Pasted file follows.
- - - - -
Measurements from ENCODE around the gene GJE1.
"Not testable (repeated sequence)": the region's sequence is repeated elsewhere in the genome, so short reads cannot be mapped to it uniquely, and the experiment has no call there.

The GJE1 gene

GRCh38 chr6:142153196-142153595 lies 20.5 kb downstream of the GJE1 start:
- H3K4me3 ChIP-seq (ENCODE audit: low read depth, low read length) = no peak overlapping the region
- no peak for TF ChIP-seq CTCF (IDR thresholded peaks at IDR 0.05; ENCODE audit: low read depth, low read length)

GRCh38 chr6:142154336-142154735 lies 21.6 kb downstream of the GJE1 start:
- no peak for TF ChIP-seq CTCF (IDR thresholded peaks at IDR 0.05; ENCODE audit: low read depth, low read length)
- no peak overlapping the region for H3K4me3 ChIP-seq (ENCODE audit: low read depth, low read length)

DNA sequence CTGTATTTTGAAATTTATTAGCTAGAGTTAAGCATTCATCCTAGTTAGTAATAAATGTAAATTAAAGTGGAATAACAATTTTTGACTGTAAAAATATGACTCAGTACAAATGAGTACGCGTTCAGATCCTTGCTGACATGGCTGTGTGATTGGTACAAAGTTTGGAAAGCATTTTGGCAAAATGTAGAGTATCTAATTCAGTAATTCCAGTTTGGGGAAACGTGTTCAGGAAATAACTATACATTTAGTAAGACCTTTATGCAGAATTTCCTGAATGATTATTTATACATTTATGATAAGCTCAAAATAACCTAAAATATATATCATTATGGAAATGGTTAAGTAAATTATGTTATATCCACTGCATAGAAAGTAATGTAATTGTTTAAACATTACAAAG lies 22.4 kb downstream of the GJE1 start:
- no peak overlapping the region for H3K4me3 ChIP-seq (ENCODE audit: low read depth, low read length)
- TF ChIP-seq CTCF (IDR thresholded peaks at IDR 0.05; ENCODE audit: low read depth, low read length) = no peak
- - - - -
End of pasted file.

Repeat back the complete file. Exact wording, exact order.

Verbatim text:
Measurements from ENCODE around the gene GJE1.
"Not testable (repeated sequence)": the region's sequence is repeated elsewhere in the genome, so short reads cannot be mapped to it uniquely, and the experiment has no call there.

The GJE1 gene

GRCh38 chr6:142153196-142153595 lies 20.5 kb downstream of the GJE1 start:
- H3K4me3 ChIP-seq (ENCODE audit: low read depth, low read length) = no peak overlapping the region
- no peak for TF ChIP-seq CTCF (IDR thresholded peaks at IDR 0.05; ENCODE audit: low read depth, low read length)

GRCh38 chr6:142154336-142154735 lies 21.6 kb downstream of the GJE1 start:
- no peak for TF ChIP-seq CTCF (IDR thresholded peaks at IDR 0.05; ENCODE audit: low read depth, low read length)
- no peak overlapping the region for H3K4me3 ChIP-seq (ENCODE audit: low read depth, low read length)

DNA sequence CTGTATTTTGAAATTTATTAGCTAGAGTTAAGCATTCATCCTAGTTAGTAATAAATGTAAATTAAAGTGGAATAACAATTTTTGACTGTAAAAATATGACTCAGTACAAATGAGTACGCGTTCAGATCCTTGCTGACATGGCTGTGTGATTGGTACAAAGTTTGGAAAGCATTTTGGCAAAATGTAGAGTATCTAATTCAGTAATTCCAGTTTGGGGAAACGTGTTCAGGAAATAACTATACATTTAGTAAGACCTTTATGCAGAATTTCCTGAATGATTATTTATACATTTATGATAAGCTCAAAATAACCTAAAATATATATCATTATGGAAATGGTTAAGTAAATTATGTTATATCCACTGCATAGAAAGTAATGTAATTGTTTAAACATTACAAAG lies 22.4 kb downstream of the GJE1 start:
- no peak overlapping the region for H3K4me3 ChIP-seq (ENCODE audit: low read depth, low read length)
- TF ChIP-seq CTCF (IDR thresholded peaks at IDR 0.05; ENCODE audit: low read depth, low read length) = no peak